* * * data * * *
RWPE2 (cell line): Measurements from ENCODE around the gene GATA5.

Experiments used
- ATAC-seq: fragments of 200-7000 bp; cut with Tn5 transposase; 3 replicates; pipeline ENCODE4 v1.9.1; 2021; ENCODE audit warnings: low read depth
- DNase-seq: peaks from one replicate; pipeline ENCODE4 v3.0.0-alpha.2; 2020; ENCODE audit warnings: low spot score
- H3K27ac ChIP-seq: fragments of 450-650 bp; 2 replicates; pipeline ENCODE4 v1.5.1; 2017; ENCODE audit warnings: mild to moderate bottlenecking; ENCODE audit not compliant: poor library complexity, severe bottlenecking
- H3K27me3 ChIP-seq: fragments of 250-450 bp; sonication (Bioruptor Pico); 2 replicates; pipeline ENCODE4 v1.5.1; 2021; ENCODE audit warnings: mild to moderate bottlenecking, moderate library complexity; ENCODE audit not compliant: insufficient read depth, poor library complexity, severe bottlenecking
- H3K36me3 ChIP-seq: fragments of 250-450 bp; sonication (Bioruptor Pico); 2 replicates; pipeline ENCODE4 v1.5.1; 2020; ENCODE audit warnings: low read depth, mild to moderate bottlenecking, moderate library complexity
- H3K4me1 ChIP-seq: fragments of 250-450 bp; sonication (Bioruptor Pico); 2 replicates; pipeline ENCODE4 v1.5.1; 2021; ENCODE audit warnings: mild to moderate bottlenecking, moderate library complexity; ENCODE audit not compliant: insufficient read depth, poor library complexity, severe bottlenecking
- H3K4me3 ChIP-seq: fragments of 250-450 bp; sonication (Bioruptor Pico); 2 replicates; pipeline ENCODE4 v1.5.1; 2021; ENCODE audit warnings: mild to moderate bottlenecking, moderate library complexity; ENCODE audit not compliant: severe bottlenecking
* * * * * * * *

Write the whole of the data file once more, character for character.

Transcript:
RWPE2 (cell line): Measurements from ENCODE around the gene GATA5.

Experiments used
- ATAC-seq: fragments of 200-7000 bp; cut with Tn5 transposase; 3 replicates; pipeline ENCODE4 v1.9.1; 2021; ENCODE audit warnings: low read depth
- DNase-seq: peaks from one replicate; pipeline ENCODE4 v3.0.0-alpha.2; 2020; ENCODE audit warnings: low spot score
- H3K27ac ChIP-seq: fragments of 450-650 bp; 2 replicates; pipeline ENCODE4 v1.5.1; 2017; ENCODE audit warnings: mild to moderate bottlenecking; ENCODE audit not compliant: poor library complexity, severe bottlenecking
- H3K27me3 ChIP-seq: fragments of 250-450 bp; sonication (Bioruptor Pico); 2 replicates; pipeline ENCODE4 v1.5.1; 2021; ENCODE audit warnings: mild to moderate bottlenecking, moderate library complexity; ENCODE audit not compliant: insufficient read depth, poor library complexity, severe bottlenecking
- H3K36me3 ChIP-seq: fragments of 250-450 bp; sonication (Bioruptor Pico); 2 replicates; pipeline ENCODE4 v1.5.1; 2020; ENCODE audit warnings: low read depth, mild to moderate bottlenecking, moderate library complexity
- H3K4me1 ChIP-seq: fragments of 250-450 bp; sonication (Bioruptor Pico); 2 replicates; pipeline ENCODE4 v1.5.1; 2021; ENCODE audit warnings: mild to moderate bottlenecking, moderate library complexity; ENCODE audit not compliant: insufficient read depth, poor library complexity, severe bottlenecking
- H3K4me3 ChIP-seq: fragments of 250-450 bp; sonication (Bioruptor Pico); 2 replicates; pipeline ENCODE4 v1.5.1; 2021; ENCODE audit warnings: mild to moderate bottlenecking, moderate library complexity; ENCODE audit not compliant: severe bottlenecking